The work being done in my lab broadly interfaces behavioral ecology and parasitism, with the ultimate aim of better understanding the evolutionary relationships between animal hosts and the parasites that depend on them. I am a behavioral ecologist by training and at heart, but like any modern scientific undertaking, our work covers many fields, including behavioral ecology and ethology, cognition, parasitology, ecological immunology and infectious disease ecology and epidemiology. To accomplish our research aims, we integrate field and lab work with computational methods that delve into network analyses, fractals and chaos.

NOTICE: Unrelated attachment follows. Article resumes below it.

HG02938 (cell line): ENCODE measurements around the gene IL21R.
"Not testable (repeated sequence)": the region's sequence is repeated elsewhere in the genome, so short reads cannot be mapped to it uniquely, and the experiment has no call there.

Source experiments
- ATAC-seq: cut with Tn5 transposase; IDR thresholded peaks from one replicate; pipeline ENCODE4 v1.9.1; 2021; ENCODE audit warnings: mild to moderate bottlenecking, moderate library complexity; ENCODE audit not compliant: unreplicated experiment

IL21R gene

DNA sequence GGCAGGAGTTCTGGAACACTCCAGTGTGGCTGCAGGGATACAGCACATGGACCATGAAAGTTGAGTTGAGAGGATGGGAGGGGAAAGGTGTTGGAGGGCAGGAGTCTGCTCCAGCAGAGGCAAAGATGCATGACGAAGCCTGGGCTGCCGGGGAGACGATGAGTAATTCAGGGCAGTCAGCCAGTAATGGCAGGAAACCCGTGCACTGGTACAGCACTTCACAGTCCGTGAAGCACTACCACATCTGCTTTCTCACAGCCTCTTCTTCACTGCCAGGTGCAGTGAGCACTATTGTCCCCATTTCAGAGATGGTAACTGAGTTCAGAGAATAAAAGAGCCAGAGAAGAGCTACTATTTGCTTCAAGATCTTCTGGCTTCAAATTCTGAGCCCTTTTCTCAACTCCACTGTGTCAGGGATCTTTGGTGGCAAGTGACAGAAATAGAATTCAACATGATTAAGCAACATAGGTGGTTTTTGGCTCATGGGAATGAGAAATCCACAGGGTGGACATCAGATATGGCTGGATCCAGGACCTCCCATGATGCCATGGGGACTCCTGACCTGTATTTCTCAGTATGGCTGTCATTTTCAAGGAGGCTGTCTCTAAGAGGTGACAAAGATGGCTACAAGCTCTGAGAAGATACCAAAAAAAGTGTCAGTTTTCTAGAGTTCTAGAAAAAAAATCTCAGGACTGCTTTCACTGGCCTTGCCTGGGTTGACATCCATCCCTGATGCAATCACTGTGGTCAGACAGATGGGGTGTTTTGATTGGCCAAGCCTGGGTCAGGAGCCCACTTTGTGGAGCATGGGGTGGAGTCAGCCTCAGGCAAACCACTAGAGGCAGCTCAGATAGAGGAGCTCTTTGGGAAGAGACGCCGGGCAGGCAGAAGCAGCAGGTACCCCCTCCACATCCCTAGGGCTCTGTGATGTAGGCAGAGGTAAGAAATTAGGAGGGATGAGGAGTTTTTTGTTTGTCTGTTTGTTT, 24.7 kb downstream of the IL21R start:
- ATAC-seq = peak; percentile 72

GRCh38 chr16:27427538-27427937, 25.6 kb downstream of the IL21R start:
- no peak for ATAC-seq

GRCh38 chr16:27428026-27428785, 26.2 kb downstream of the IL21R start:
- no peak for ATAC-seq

After receiving the MA degree from the University of Calgary, I moved to Japan and worked as an English teacher before returning to academia in 2007 to conduct doctoral studies at the Kyoto University Primate Research Institute. My dissertation, which was supervised by Dr. Michael Huffman, was entitled "Gastrointestinal helminth parasitism among Japanese macaques: patterns, processes and host responses". After completing my degree, I remained at the PRI as a post-doctoral research associate with CICASP but worked largely with Dr. Yan Ropert-Coudert at the CNRS-Strasbourg University supported by a JSPS researcher exchange grant to study complexity in seabird foraging behavior in relation to habitat characteristics and global change. I was awarded an assistant professorship with CICASP in April 2012, and was promoted to Associate Professor in April 2014 with affiliations to Kyoto University's Wildlife Research Center and its Leading Graduate Program in Primatology and Wildlife Science. In April 2017, I became tenured Associate Professor at PRI, with CICASP and the Department of Ecology and Social Behavior, through Kyot University's Institute for Liberal Arts and Sciences. To date, I have studied primates in one capacity or another in Central America, Africa, and Asia, but my current focus is on Asian primates and their gastrointestinal parasites. My research is and has been supported by grants-in-aid from the Japan Society for the Promotion of Science, as well as Kyoto University. Aside from primates, I also study seabird behaviour, and in particular patterns of behavioural complexity among various penguin species in relation to various ecological challenges and global change biology.